Unlike Duran or fellow Puerto Rican greats Wilfredo Benitez or Edwin Rosario, Miguel Cotto has not shown himself to be a detriment to his own best interests. He may enjoy home cooking more than he should, but that’s been proven a reversible passion by fighters for ages, most recently by Ricky Hatton and Acelino Freitas, to name but two. Cotto puts in his road work, spars with concentrated fervor, generally applying himself to whatever his trainer/father directs. Perhaps, only genetics now determines that Cotto must struggle to remain at 140 and yet there are major incentives for him to do so, at least for a while longer; one is named Jose Luis Castillo, another Arturo Gatti and another Ricky Hatton. Those are just some of the essential names. Cotto’s promotional house, Top Rank, fully understands that their Puerto Rican star in the making literally has the world at his feet. Perhaps, we should say, all things are possible in the calculated future concerning Miguel Cotto.

And therein lays Cotto’s big concern. Somewhere along the way, during the drive to make Cotto boxing’s next big Puerto Rican superstar – yes, very definitely in the mold of Felix Trinidad, circa 1993 – well, Cotto’s future significance seemed to stall on the runway. Remaining undefeated has not exonerated him from critical scrutiny. His fan base has not materialized as a crossover demographic. His quotient of can’t-miss-anticipation was shaken by the fists of fighters as speculative as “Chop Chop” Corley and Lovemore N’dou. Never mind the circumstances, the home court advantage Cotto had fighting at the Rodriquez Coliseum in Puerto Rico, Cotto was being blitzed by winging hooks by both fighters. Punches that solid prospects with ten fights could have defensively picked off repeatedly hammered the next big thing at welterweight. We restate, for the record, Cotto came back to win and remain undefeated. He’s shown a warrior’s heart, if not always a champion’s intellect.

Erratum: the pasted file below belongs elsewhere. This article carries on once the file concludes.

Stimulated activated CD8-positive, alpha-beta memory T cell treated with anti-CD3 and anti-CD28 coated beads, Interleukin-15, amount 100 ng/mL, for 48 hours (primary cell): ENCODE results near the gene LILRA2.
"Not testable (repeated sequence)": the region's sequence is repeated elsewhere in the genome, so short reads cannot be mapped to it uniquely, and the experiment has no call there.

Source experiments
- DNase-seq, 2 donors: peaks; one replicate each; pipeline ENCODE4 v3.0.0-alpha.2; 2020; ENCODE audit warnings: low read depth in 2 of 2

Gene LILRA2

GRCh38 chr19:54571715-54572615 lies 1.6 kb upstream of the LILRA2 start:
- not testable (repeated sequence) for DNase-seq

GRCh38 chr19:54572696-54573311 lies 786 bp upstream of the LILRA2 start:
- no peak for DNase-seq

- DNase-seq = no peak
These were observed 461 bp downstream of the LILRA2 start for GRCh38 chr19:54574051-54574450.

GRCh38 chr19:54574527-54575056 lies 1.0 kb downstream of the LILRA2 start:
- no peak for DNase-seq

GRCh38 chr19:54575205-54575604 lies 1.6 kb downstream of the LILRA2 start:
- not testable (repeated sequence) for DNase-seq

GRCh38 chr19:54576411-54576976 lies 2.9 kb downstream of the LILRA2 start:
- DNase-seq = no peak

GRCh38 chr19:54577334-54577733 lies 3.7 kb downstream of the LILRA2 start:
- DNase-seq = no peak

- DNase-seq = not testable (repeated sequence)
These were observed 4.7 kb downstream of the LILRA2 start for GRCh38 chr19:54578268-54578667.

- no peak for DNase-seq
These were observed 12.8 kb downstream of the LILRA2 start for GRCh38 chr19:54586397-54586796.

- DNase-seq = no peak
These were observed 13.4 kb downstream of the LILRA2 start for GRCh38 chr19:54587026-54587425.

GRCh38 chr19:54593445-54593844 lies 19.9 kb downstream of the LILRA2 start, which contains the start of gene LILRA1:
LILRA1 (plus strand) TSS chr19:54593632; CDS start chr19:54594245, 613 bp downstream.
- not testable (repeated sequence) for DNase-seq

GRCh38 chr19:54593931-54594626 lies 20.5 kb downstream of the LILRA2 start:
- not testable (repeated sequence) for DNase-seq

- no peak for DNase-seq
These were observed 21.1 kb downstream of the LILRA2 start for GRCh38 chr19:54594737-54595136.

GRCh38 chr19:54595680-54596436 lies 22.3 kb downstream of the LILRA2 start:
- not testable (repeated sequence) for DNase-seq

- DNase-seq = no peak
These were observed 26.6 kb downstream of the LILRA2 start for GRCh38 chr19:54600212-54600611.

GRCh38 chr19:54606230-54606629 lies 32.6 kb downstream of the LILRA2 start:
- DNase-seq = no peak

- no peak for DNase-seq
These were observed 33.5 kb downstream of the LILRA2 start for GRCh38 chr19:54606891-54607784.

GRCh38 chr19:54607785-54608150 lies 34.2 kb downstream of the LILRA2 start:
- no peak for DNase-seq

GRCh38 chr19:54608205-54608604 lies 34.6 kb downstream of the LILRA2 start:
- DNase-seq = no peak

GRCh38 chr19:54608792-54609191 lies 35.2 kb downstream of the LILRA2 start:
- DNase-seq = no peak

But just where in his boxing does the uniqueness manifest itself?

The net effect of Cotto at times struggling instead of dominating on his WBO title run of HBO televised outings has put a hush over the exuberance to do with his arrival at the top of the boxing ladder. Knockout wins are expected and yet when realized coming with a sense of relief. So, now the question defining him as a champion remains: Just how good is Miguel Cotto? To do with matters of strategic necessity, that question has taken on a contextualizing presence. In a way, it normalizes Cotto for fellow championship fighters from Castillo to Hatton to Margarito and beyond. They all have expressed a desire to take a shot at Cotto, not in Puerto Rico, but live on HBO, for they think there is glory to be grabbed.

The developing and promoting of Miguel Cotto has become something of a balancing act. Bob Arum and Top Rank have never wavered in their public assertion of confidence in Cotto’s ring abilities and his ultimate realization of pay-per-view outings. Many boxing insiders have been just as vocal in expressing the opinion that Cotto needs a top flight trainer, the mentoring phase with his father from rank amateur to Olympian and WBO titlist is now viewed as being tapped out, a phase completed. Team Cotto have an admission of limitation to internalize and an outreach to make happen.